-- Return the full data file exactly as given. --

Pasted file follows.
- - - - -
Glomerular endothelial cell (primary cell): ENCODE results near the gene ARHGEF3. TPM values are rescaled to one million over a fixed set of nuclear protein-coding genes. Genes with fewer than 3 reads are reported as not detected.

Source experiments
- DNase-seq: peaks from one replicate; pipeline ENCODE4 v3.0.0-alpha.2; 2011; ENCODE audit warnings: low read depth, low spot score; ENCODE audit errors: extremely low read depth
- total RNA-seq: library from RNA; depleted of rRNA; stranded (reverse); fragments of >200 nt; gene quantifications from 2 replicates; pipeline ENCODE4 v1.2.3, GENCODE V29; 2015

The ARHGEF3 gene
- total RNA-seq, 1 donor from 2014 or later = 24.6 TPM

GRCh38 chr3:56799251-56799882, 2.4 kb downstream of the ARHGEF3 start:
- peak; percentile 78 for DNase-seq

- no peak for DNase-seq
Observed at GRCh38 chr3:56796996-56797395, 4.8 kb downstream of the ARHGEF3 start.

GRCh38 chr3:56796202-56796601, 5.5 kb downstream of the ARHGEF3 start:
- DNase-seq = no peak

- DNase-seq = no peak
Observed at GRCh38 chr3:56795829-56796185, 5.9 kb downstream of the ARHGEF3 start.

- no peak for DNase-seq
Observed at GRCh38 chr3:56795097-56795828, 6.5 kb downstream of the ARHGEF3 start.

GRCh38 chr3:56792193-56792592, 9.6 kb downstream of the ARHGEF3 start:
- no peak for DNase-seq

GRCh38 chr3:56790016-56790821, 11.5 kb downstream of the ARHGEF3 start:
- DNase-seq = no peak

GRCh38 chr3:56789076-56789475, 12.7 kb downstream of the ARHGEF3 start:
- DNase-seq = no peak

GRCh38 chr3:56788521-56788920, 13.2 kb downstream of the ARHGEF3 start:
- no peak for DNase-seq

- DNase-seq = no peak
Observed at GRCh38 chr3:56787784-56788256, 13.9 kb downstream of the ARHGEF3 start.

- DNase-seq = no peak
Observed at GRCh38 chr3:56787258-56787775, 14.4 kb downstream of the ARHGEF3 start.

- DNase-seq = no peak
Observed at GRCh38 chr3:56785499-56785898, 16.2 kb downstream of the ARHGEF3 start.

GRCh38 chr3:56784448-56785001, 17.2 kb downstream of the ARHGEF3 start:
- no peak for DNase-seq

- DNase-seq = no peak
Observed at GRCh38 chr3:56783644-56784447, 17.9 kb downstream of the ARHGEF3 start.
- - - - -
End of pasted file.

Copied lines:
Glomerular endothelial cell (primary cell): ENCODE results near the gene ARHGEF3. TPM values are rescaled to one million over a fixed set of nuclear protein-coding genes. Genes with fewer than 3 reads are reported as not detected.

Source experiments
- DNase-seq: peaks from one replicate; pipeline ENCODE4 v3.0.0-alpha.2; 2011; ENCODE audit warnings: low read depth, low spot score; ENCODE audit errors: extremely low read depth
- total RNA-seq: library from RNA; depleted of rRNA; stranded (reverse); fragments of >200 nt; gene quantifications from 2 replicates; pipeline ENCODE4 v1.2.3, GENCODE V29; 2015

The ARHGEF3 gene
- total RNA-seq, 1 donor from 2014 or later = 24.6 TPM

GRCh38 chr3:56799251-56799882, 2.4 kb downstream of the ARHGEF3 start:
- peak; percentile 78 for DNase-seq

- no peak for DNase-seq
Observed at GRCh38 chr3:56796996-56797395, 4.8 kb downstream of the ARHGEF3 start.

GRCh38 chr3:56796202-56796601, 5.5 kb downstream of the ARHGEF3 start:
- DNase-seq = no peak

- DNase-seq = no peak
Observed at GRCh38 chr3:56795829-56796185, 5.9 kb downstream of the ARHGEF3 start.

- no peak for DNase-seq
Observed at GRCh38 chr3:56795097-56795828, 6.5 kb downstream of the ARHGEF3 start.

GRCh38 chr3:56792193-56792592, 9.6 kb downstream of the ARHGEF3 start:
- no peak for DNase-seq

GRCh38 chr3:56790016-56790821, 11.5 kb downstream of the ARHGEF3 start:
- DNase-seq = no peak

GRCh38 chr3:56789076-56789475, 12.7 kb downstream of the ARHGEF3 start:
- DNase-seq = no peak

GRCh38 chr3:56788521-56788920, 13.2 kb downstream of the ARHGEF3 start:
- no peak for DNase-seq

- DNase-seq = no peak
Observed at GRCh38 chr3:56787784-56788256, 13.9 kb downstream of the ARHGEF3 start.

- DNase-seq = no peak
Observed at GRCh38 chr3:56787258-56787775, 14.4 kb downstream of the ARHGEF3 start.

- DNase-seq = no peak
Observed at GRCh38 chr3:56785499-56785898, 16.2 kb downstream of the ARHGEF3 start.

GRCh38 chr3:56784448-56785001, 17.2 kb downstream of the ARHGEF3 start:
- no peak for DNase-seq

- DNase-seq = no peak
Observed at GRCh38 chr3:56783644-56784447, 17.9 kb downstream of the ARHGEF3 start.